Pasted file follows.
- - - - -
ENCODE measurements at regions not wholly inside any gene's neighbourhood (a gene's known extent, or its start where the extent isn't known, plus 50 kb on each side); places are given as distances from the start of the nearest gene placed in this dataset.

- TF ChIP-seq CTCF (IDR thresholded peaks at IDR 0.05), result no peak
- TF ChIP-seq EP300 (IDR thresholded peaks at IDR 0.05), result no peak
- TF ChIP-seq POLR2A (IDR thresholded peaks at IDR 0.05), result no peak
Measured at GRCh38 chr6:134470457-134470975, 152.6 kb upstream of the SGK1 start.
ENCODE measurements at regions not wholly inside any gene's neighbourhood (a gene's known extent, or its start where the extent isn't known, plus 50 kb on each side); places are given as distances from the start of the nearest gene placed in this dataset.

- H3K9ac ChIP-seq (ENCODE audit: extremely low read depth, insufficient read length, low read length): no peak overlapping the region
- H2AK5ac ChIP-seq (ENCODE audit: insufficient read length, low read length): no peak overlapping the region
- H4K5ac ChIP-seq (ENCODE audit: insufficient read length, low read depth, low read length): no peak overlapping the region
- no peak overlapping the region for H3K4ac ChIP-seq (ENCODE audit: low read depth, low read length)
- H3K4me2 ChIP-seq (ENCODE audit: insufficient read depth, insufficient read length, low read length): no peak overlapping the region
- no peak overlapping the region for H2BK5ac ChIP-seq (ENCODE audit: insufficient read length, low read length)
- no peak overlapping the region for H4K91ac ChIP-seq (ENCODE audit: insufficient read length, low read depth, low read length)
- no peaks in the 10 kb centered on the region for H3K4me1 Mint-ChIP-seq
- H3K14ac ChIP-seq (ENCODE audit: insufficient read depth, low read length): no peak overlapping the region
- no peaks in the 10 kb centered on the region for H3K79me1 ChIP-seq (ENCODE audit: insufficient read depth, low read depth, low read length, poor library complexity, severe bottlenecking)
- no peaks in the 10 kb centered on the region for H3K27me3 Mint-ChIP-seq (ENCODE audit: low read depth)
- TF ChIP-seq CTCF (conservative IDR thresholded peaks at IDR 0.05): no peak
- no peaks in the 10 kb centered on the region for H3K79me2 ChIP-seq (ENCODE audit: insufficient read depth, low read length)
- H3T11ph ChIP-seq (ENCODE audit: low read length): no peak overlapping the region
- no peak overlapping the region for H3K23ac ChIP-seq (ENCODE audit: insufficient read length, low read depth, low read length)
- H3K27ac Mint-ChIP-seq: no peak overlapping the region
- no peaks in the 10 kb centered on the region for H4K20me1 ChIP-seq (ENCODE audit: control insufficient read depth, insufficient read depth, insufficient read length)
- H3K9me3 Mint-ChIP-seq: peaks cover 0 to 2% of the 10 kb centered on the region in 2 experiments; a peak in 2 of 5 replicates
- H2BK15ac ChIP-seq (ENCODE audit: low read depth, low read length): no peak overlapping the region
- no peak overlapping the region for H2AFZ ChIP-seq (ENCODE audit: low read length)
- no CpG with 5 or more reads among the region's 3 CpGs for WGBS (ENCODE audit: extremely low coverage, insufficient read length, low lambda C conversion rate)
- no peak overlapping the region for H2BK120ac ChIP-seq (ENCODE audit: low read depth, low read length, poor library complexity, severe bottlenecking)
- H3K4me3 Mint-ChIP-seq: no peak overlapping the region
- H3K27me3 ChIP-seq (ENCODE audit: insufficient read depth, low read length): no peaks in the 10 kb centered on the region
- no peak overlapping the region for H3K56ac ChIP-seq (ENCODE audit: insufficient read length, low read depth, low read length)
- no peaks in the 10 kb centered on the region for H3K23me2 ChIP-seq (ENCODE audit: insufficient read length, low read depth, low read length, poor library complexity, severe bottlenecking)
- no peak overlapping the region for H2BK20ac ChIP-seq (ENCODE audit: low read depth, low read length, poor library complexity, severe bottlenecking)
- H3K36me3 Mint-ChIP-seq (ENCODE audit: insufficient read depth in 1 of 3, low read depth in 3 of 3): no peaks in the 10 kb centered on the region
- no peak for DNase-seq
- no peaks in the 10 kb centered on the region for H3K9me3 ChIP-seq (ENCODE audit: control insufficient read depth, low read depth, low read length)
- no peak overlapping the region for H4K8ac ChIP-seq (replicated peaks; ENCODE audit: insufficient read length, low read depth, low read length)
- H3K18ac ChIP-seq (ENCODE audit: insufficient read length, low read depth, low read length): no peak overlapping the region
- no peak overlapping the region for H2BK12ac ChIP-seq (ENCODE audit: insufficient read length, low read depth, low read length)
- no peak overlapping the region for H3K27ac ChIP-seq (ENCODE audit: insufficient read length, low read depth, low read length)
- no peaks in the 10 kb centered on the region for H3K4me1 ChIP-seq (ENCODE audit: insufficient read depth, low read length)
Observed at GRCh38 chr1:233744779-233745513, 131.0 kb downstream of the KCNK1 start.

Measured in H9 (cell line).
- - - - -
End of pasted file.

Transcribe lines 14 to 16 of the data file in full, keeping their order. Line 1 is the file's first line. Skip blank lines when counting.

- no peaks in the 10 kb centered on the region for H3K4me1 Mint-ChIP-seq
- H3K14ac ChIP-seq (ENCODE audit: insufficient read depth, low read length): no peak overlapping the region
- no peaks in the 10 kb centered on the region for H3K79me1 ChIP-seq (ENCODE audit: insufficient read depth, low read depth, low read length, poor library complexity, severe bottlenecking)